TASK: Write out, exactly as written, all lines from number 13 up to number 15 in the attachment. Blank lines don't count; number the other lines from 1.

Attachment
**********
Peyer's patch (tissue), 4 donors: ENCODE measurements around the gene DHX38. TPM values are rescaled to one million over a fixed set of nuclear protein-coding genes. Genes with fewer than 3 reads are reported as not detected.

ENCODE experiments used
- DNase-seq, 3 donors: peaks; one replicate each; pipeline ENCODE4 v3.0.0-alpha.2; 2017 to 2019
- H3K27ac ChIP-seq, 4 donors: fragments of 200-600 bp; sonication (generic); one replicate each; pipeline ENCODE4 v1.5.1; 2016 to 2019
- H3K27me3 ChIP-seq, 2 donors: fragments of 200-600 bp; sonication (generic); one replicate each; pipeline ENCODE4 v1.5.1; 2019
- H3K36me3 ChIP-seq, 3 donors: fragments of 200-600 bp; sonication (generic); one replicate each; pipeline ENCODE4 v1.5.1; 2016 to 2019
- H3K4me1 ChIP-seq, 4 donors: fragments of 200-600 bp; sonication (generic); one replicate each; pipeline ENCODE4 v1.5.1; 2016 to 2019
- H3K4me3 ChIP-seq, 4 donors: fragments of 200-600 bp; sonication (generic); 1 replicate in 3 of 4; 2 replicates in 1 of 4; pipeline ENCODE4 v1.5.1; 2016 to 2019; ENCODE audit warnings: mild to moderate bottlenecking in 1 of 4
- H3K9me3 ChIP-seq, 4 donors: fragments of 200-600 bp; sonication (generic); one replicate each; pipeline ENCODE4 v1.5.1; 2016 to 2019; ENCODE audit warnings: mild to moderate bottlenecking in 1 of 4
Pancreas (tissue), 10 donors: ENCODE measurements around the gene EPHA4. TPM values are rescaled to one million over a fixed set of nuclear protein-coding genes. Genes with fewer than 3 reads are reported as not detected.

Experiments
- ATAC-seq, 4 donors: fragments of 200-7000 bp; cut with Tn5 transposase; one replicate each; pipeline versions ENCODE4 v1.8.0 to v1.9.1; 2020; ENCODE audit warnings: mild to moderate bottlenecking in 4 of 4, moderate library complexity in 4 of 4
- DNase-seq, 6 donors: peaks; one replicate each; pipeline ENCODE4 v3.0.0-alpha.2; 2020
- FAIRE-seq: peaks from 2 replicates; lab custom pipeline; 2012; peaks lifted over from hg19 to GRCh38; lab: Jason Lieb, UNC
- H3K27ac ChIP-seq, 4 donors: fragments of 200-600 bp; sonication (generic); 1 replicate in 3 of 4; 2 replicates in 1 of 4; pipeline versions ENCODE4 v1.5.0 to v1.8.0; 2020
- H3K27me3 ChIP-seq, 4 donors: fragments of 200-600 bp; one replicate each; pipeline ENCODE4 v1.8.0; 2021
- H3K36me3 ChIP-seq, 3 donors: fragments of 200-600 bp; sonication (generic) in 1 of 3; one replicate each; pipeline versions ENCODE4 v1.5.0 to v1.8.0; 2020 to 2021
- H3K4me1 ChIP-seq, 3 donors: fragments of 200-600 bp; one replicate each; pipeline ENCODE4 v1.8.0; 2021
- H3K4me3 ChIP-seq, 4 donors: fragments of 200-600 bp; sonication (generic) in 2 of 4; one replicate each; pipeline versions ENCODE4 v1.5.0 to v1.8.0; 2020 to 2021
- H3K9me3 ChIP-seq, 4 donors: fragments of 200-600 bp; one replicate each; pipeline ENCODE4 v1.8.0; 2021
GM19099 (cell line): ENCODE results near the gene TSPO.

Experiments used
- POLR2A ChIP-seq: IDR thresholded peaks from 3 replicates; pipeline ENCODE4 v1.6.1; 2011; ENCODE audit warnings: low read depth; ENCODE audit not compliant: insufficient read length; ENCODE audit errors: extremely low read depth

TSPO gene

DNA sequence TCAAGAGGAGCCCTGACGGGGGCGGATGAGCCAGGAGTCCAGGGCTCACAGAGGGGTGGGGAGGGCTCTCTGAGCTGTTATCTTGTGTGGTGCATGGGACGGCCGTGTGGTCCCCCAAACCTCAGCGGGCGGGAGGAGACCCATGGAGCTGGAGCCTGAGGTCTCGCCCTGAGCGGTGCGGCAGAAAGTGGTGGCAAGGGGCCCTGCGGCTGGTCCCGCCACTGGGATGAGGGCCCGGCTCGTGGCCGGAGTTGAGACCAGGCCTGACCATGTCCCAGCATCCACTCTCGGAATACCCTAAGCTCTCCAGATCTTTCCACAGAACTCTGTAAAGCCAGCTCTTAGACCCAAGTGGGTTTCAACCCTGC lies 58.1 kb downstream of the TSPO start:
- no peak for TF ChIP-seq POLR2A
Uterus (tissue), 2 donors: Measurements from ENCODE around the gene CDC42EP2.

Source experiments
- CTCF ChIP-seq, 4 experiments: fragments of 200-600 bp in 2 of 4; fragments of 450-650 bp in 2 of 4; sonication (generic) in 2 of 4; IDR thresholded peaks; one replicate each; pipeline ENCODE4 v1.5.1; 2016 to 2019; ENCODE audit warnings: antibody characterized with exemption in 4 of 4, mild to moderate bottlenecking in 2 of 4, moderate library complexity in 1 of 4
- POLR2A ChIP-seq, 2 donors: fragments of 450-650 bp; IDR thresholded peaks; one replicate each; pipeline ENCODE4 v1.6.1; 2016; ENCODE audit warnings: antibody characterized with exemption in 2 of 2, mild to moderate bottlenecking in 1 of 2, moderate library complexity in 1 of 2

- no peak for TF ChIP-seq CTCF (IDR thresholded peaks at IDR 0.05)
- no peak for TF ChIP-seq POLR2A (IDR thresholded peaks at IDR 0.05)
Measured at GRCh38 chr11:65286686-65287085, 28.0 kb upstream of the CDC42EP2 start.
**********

- DNase-seq, 6 donors: peaks; one replicate each; pipeline ENCODE4 v3.0.0-alpha.2; 2020
- FAIRE-seq: peaks from 2 replicates; lab custom pipeline; 2012; peaks lifted over from hg19 to GRCh38; lab: Jason Lieb, UNC
- H3K27ac ChIP-seq, 4 donors: fragments of 200-600 bp; sonication (generic); 1 replicate in 3 of 4; 2 replicates in 1 of 4; pipeline versions ENCODE4 v1.5.0 to v1.8.0; 2020